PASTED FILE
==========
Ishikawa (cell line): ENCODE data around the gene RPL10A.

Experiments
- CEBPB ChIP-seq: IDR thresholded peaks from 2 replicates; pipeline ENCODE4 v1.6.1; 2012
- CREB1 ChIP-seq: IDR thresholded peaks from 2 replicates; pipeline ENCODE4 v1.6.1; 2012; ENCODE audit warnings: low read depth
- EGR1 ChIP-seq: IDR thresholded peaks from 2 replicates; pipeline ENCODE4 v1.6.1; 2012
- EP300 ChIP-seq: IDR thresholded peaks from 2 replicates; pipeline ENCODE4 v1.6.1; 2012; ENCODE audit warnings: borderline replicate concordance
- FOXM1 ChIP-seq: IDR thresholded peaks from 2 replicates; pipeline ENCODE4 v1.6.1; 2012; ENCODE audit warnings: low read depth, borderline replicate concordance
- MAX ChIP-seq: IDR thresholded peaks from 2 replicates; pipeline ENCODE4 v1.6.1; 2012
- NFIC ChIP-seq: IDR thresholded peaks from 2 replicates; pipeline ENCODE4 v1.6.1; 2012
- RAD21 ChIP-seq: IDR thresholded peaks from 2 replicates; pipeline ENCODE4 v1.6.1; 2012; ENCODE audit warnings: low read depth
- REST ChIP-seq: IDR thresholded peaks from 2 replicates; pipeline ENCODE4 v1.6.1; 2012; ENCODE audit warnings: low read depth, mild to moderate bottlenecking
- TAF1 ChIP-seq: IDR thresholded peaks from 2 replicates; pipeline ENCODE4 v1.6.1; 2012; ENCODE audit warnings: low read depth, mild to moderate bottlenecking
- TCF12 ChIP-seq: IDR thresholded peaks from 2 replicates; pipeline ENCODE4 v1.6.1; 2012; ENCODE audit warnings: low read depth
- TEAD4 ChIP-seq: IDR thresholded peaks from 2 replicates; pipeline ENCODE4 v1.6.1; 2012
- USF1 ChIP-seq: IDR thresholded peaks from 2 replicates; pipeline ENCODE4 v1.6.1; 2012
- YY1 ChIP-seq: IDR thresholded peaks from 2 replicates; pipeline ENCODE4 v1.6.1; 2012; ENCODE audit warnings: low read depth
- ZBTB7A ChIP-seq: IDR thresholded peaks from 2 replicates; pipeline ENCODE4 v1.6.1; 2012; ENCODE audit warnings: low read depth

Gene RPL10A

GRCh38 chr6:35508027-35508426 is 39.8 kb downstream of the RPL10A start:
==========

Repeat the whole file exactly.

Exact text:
Ishikawa (cell line): ENCODE data around the gene RPL10A.

Experiments
- CEBPB ChIP-seq: IDR thresholded peaks from 2 replicates; pipeline ENCODE4 v1.6.1; 2012
- CREB1 ChIP-seq: IDR thresholded peaks from 2 replicates; pipeline ENCODE4 v1.6.1; 2012; ENCODE audit warnings: low read depth
- EGR1 ChIP-seq: IDR thresholded peaks from 2 replicates; pipeline ENCODE4 v1.6.1; 2012
- EP300 ChIP-seq: IDR thresholded peaks from 2 replicates; pipeline ENCODE4 v1.6.1; 2012; ENCODE audit warnings: borderline replicate concordance
- FOXM1 ChIP-seq: IDR thresholded peaks from 2 replicates; pipeline ENCODE4 v1.6.1; 2012; ENCODE audit warnings: low read depth, borderline replicate concordance
- MAX ChIP-seq: IDR thresholded peaks from 2 replicates; pipeline ENCODE4 v1.6.1; 2012
- NFIC ChIP-seq: IDR thresholded peaks from 2 replicates; pipeline ENCODE4 v1.6.1; 2012
- RAD21 ChIP-seq: IDR thresholded peaks from 2 replicates; pipeline ENCODE4 v1.6.1; 2012; ENCODE audit warnings: low read depth
- REST ChIP-seq: IDR thresholded peaks from 2 replicates; pipeline ENCODE4 v1.6.1; 2012; ENCODE audit warnings: low read depth, mild to moderate bottlenecking
- TAF1 ChIP-seq: IDR thresholded peaks from 2 replicates; pipeline ENCODE4 v1.6.1; 2012; ENCODE audit warnings: low read depth, mild to moderate bottlenecking
- TCF12 ChIP-seq: IDR thresholded peaks from 2 replicates; pipeline ENCODE4 v1.6.1; 2012; ENCODE audit warnings: low read depth
- TEAD4 ChIP-seq: IDR thresholded peaks from 2 replicates; pipeline ENCODE4 v1.6.1; 2012
- USF1 ChIP-seq: IDR thresholded peaks from 2 replicates; pipeline ENCODE4 v1.6.1; 2012
- YY1 ChIP-seq: IDR thresholded peaks from 2 replicates; pipeline ENCODE4 v1.6.1; 2012; ENCODE audit warnings: low read depth
- ZBTB7A ChIP-seq: IDR thresholded peaks from 2 replicates; pipeline ENCODE4 v1.6.1; 2012; ENCODE audit warnings: low read depth

Gene RPL10A

GRCh38 chr6:35508027-35508426 is 39.8 kb downstream of the RPL10A start: